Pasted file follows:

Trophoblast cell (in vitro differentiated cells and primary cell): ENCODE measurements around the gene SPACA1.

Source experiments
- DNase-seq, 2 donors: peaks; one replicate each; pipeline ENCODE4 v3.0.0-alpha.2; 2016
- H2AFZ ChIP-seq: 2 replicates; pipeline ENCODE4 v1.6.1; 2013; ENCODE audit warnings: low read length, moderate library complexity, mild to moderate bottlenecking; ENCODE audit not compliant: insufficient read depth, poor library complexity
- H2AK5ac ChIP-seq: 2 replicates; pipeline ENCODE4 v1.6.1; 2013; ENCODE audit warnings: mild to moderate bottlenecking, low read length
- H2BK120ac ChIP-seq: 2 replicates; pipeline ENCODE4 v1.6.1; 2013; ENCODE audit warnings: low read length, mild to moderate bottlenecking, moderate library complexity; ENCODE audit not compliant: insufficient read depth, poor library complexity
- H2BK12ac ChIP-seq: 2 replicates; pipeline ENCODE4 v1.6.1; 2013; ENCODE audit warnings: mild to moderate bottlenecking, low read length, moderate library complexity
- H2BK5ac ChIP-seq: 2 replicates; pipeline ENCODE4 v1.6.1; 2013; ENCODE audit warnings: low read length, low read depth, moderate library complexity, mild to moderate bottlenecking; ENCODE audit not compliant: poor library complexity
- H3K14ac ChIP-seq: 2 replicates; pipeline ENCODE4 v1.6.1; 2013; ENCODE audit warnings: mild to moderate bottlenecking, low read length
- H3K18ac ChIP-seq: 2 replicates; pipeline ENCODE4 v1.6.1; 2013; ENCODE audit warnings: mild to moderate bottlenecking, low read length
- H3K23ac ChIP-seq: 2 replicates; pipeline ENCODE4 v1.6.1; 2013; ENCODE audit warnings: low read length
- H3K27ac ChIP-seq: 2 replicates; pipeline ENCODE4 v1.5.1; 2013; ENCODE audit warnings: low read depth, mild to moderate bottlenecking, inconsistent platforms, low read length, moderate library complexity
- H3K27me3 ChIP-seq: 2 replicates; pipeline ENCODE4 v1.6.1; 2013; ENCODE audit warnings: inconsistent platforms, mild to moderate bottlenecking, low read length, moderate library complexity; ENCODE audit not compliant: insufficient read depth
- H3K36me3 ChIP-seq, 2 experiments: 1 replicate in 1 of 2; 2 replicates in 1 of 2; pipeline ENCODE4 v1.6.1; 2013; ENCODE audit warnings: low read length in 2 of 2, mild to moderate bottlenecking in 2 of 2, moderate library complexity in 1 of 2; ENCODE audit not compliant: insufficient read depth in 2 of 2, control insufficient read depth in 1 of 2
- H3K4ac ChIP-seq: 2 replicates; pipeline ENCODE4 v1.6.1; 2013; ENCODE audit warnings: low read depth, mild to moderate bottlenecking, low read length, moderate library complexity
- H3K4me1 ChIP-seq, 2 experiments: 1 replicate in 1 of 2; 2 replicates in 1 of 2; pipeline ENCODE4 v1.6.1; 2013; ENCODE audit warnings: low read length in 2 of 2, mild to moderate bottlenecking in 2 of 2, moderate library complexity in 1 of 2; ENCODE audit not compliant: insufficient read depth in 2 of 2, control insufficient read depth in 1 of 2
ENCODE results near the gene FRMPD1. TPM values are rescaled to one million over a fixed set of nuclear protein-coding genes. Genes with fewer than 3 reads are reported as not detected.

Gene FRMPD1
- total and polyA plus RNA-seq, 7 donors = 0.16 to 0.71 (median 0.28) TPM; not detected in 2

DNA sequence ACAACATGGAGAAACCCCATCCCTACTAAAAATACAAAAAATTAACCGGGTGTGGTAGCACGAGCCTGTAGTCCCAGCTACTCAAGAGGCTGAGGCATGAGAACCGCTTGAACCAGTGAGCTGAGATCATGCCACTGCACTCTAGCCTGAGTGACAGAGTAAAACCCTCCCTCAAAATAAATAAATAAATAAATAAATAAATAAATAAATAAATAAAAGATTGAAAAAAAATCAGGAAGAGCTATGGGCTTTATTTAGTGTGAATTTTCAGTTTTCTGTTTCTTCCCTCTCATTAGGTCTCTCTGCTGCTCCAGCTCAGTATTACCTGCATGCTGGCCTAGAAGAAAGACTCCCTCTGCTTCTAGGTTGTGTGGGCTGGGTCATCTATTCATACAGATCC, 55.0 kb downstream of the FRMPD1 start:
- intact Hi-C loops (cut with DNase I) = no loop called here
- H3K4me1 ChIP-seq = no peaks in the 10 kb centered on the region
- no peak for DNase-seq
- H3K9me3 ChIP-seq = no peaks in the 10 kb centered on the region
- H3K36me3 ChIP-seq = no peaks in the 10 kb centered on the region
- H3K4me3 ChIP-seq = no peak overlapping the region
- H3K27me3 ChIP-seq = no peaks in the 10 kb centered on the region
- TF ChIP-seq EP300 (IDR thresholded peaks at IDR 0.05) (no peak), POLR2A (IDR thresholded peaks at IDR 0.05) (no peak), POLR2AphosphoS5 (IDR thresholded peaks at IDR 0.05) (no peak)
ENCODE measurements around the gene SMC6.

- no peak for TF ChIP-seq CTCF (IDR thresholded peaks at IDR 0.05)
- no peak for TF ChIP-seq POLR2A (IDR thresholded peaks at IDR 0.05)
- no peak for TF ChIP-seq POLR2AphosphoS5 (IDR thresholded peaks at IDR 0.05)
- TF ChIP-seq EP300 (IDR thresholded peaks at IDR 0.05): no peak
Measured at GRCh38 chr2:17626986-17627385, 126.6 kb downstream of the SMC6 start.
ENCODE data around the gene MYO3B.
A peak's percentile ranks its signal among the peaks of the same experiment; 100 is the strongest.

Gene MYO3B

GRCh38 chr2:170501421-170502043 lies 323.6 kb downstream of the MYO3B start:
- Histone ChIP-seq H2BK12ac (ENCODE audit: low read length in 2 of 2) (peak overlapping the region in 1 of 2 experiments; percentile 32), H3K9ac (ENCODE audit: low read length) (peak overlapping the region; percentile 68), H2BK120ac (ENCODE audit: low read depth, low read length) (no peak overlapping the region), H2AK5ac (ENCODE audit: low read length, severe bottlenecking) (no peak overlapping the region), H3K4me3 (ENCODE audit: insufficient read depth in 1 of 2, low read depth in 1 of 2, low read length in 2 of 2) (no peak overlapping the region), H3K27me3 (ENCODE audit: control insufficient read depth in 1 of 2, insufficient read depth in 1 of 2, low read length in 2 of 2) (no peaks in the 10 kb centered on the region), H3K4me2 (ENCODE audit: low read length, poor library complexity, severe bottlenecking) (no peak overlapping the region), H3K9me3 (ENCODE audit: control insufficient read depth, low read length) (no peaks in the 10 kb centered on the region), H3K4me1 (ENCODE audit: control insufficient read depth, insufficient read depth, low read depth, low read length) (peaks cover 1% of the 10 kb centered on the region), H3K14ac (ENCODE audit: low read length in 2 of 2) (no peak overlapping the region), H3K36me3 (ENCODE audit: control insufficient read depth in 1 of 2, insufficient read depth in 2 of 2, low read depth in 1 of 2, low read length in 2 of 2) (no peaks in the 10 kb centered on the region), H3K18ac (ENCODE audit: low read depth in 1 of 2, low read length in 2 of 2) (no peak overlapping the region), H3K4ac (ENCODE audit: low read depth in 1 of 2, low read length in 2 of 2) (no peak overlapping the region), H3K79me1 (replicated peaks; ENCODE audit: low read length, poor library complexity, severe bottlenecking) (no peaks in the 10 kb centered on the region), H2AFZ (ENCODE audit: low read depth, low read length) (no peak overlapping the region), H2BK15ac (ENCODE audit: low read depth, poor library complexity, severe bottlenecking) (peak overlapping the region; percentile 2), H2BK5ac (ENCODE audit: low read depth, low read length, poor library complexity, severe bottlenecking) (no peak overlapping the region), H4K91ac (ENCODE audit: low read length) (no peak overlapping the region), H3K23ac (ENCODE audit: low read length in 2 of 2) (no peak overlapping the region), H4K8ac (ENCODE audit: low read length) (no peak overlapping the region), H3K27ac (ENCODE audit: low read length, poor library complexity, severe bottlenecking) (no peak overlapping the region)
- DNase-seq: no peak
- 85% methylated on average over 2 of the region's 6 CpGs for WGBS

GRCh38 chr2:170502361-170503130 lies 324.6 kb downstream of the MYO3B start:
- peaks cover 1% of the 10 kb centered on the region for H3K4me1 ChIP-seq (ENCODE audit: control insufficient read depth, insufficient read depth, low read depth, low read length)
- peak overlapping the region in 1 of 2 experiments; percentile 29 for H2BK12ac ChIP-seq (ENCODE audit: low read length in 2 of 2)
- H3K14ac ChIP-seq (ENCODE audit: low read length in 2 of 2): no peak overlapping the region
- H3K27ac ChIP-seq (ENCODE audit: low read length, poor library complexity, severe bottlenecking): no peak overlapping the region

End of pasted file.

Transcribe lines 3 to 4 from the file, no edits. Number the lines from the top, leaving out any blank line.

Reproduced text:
- DNase-seq, 2 donors: peaks; one replicate each; pipeline ENCODE4 v3.0.0-alpha.2; 2016
- H2AFZ ChIP-seq: 2 replicates; pipeline ENCODE4 v1.6.1; 2013; ENCODE audit warnings: low read length, moderate library complexity, mild to moderate bottlenecking; ENCODE audit not compliant: insufficient read depth, poor library complexity